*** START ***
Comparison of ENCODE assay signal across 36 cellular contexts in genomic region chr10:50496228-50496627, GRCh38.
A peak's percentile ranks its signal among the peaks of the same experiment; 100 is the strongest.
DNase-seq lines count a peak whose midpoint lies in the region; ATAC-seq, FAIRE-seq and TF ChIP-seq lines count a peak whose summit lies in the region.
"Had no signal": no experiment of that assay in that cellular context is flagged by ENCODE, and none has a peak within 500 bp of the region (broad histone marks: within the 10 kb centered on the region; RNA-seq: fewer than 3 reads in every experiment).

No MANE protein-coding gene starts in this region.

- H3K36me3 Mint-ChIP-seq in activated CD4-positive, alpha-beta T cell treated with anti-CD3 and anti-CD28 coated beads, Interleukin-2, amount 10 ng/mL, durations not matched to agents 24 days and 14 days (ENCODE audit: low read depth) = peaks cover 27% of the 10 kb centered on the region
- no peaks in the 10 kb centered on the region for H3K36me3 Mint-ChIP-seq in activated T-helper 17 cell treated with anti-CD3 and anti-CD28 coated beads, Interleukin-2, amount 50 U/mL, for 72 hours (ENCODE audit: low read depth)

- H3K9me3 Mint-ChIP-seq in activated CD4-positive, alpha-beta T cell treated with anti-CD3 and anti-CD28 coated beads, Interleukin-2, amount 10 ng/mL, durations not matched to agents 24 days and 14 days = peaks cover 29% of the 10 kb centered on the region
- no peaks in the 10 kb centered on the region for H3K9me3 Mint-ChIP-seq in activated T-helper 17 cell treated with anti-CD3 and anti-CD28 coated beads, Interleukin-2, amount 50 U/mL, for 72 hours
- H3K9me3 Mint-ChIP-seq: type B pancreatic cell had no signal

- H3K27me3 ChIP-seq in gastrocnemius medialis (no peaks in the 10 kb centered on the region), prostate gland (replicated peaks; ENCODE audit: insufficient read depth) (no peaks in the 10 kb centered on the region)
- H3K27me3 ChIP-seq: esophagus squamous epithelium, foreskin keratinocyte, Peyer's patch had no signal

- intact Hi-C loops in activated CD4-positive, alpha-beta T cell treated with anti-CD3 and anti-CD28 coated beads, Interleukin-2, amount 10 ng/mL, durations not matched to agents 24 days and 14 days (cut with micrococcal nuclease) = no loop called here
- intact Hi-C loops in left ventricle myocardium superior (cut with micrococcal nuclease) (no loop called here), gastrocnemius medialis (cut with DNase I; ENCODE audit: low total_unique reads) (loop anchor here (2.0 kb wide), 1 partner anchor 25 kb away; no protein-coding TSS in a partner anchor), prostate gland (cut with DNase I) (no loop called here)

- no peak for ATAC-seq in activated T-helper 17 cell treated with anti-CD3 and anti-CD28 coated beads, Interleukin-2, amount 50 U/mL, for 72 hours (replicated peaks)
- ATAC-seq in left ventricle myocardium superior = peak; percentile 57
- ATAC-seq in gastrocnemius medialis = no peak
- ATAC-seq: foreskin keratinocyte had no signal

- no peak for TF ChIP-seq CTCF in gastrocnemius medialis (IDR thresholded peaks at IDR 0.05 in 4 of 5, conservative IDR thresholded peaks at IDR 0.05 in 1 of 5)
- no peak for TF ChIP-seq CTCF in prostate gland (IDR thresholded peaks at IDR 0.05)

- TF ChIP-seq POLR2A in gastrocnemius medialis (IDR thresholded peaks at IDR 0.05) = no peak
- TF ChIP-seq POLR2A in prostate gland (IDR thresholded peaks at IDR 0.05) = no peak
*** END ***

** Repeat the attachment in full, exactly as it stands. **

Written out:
Comparison of ENCODE assay signal across 36 cellular contexts in genomic region chr10:50496228-50496627, GRCh38.
A peak's percentile ranks its signal among the peaks of the same experiment; 100 is the strongest.
DNase-seq lines count a peak whose midpoint lies in the region; ATAC-seq, FAIRE-seq and TF ChIP-seq lines count a peak whose summit lies in the region.
"Had no signal": no experiment of that assay in that cellular context is flagged by ENCODE, and none has a peak within 500 bp of the region (broad histone marks: within the 10 kb centered on the region; RNA-seq: fewer than 3 reads in every experiment).

No MANE protein-coding gene starts in this region.

- H3K36me3 Mint-ChIP-seq in activated CD4-positive, alpha-beta T cell treated with anti-CD3 and anti-CD28 coated beads, Interleukin-2, amount 10 ng/mL, durations not matched to agents 24 days and 14 days (ENCODE audit: low read depth) = peaks cover 27% of the 10 kb centered on the region
- no peaks in the 10 kb centered on the region for H3K36me3 Mint-ChIP-seq in activated T-helper 17 cell treated with anti-CD3 and anti-CD28 coated beads, Interleukin-2, amount 50 U/mL, for 72 hours (ENCODE audit: low read depth)

- H3K9me3 Mint-ChIP-seq in activated CD4-positive, alpha-beta T cell treated with anti-CD3 and anti-CD28 coated beads, Interleukin-2, amount 10 ng/mL, durations not matched to agents 24 days and 14 days = peaks cover 29% of the 10 kb centered on the region
- no peaks in the 10 kb centered on the region for H3K9me3 Mint-ChIP-seq in activated T-helper 17 cell treated with anti-CD3 and anti-CD28 coated beads, Interleukin-2, amount 50 U/mL, for 72 hours
- H3K9me3 Mint-ChIP-seq: type B pancreatic cell had no signal

- H3K27me3 ChIP-seq in gastrocnemius medialis (no peaks in the 10 kb centered on the region), prostate gland (replicated peaks; ENCODE audit: insufficient read depth) (no peaks in the 10 kb centered on the region)
- H3K27me3 ChIP-seq: esophagus squamous epithelium, foreskin keratinocyte, Peyer's patch had no signal

- intact Hi-C loops in activated CD4-positive, alpha-beta T cell treated with anti-CD3 and anti-CD28 coated beads, Interleukin-2, amount 10 ng/mL, durations not matched to agents 24 days and 14 days (cut with micrococcal nuclease) = no loop called here
- intact Hi-C loops in left ventricle myocardium superior (cut with micrococcal nuclease) (no loop called here), gastrocnemius medialis (cut with DNase I; ENCODE audit: low total_unique reads) (loop anchor here (2.0 kb wide), 1 partner anchor 25 kb away; no protein-coding TSS in a partner anchor), prostate gland (cut with DNase I) (no loop called here)

- no peak for ATAC-seq in activated T-helper 17 cell treated with anti-CD3 and anti-CD28 coated beads, Interleukin-2, amount 50 U/mL, for 72 hours (replicated peaks)
- ATAC-seq in left ventricle myocardium superior = peak; percentile 57
- ATAC-seq in gastrocnemius medialis = no peak
- ATAC-seq: foreskin keratinocyte had no signal

- no peak for TF ChIP-seq CTCF in gastrocnemius medialis (IDR thresholded peaks at IDR 0.05 in 4 of 5, conservative IDR thresholded peaks at IDR 0.05 in 1 of 5)
- no peak for TF ChIP-seq CTCF in prostate gland (IDR thresholded peaks at IDR 0.05)

- TF ChIP-seq POLR2A in gastrocnemius medialis (IDR thresholded peaks at IDR 0.05) = no peak
- TF ChIP-seq POLR2A in prostate gland (IDR thresholded peaks at IDR 0.05) = no peak